As this time of year lends itself to wandering, you may want to take time while you are wandering or at home relishing in your travels by journaling or making art to notice:
~Where your sense of belonging is (does it live inside or outside of you and your story)?
~How you are trusting yourself on your journey or in your relationships?
~How do your boundaries allow you to be more or less vulnerable and authentic?
~What are small steps you can take  or clearer boundaries can you set to support your sense of belonging?

Whether you are wandering or at home this summer, make time to navigate back to your own heart and sense of belonging no mater where you may be.

P.S.- If you’re looking to dig deeper this summer, I’m offering a 2.5 day weekend intensive on belonging.

Does the Fear or Worry of What Others Think of You Stop You From Living Your Life?

You are not alone if you fear or worry about what others think of you.  Even as early as middle school,  tweens can easily relate to what it means to the belong as compared to feeling like they fit in.  Adults, teens, and tweens alike know when they are free to be themselves in contrast to what and how they should talk, look, talk, and act in the various family, social, academic, and career arenas.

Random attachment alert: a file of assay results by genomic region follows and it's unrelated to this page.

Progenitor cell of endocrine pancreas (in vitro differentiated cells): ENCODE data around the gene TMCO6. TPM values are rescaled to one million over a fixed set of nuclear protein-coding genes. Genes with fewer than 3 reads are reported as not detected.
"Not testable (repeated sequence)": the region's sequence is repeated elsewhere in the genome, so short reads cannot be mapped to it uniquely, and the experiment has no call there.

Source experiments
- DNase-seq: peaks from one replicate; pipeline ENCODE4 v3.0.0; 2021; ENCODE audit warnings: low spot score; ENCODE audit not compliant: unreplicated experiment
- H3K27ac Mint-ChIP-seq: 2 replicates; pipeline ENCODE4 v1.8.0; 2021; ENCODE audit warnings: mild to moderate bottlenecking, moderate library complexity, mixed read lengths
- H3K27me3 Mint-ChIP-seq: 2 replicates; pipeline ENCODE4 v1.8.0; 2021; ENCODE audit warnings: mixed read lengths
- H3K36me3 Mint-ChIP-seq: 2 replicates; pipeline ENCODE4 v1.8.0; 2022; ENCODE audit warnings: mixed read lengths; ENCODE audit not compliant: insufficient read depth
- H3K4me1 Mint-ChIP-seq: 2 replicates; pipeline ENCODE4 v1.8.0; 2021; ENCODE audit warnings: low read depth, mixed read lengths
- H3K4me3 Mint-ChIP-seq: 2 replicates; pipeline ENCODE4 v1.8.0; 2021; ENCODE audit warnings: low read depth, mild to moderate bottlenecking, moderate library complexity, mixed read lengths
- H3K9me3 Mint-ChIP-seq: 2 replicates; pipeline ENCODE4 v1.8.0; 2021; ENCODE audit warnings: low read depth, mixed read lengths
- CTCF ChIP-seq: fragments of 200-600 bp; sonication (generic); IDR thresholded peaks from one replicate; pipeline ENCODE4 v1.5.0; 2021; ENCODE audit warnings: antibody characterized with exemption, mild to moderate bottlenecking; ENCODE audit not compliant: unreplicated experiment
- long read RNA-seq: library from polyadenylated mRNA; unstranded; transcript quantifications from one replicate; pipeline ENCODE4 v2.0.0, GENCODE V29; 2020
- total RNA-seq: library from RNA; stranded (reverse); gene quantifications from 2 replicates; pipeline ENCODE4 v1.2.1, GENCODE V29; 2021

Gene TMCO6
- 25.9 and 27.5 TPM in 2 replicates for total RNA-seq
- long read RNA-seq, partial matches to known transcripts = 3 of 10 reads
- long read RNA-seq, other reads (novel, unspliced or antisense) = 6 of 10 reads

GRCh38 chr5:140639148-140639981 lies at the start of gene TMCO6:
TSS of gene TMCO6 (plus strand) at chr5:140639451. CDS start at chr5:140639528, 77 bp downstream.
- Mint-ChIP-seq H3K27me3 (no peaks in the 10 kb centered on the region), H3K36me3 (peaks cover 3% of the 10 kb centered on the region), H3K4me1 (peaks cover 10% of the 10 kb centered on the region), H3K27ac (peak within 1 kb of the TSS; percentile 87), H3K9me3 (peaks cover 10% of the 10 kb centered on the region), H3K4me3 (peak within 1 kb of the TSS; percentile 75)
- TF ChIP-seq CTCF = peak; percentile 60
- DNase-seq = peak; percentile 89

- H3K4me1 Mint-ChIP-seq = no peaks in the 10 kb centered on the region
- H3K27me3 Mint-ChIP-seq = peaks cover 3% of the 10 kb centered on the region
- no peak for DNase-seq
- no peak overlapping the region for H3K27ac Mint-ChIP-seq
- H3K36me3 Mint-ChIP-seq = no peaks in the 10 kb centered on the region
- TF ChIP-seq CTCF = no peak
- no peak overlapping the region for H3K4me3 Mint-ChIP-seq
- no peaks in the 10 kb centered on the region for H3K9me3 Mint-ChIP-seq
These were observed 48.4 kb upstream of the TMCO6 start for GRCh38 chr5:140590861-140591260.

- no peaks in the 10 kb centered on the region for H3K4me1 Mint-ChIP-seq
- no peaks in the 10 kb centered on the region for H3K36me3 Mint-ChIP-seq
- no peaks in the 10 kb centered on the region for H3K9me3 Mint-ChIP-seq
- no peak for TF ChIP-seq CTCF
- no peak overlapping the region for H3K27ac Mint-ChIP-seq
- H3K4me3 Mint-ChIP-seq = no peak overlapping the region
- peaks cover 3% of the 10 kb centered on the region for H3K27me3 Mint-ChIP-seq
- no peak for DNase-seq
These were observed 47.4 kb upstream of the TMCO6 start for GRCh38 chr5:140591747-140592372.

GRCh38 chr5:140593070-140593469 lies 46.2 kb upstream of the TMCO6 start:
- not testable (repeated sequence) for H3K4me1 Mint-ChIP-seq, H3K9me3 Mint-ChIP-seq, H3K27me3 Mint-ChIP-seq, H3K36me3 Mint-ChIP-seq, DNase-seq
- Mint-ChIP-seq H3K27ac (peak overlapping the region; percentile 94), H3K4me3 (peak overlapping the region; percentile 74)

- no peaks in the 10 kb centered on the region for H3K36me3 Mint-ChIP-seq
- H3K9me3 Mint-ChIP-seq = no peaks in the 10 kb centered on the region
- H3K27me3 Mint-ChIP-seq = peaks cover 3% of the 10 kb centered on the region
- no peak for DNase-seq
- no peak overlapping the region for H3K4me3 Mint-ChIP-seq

Why do we worry and fear about what others think of us?  When what we want most is to be deeply connected to the people that are most important to us and have an impact on the areas of of the life that are most meaningful and rewarding for us: relationships, parenthood, professional identity, health, and/or spirituality.   Part of the answer can be found in our fear of being and feeling vulnerable.

What is vulnerability?

Vulnerability sounds like truth and feels like courage. Truth and courage aren’t always comfortable, but they’re never weakness ~ Brene Brown.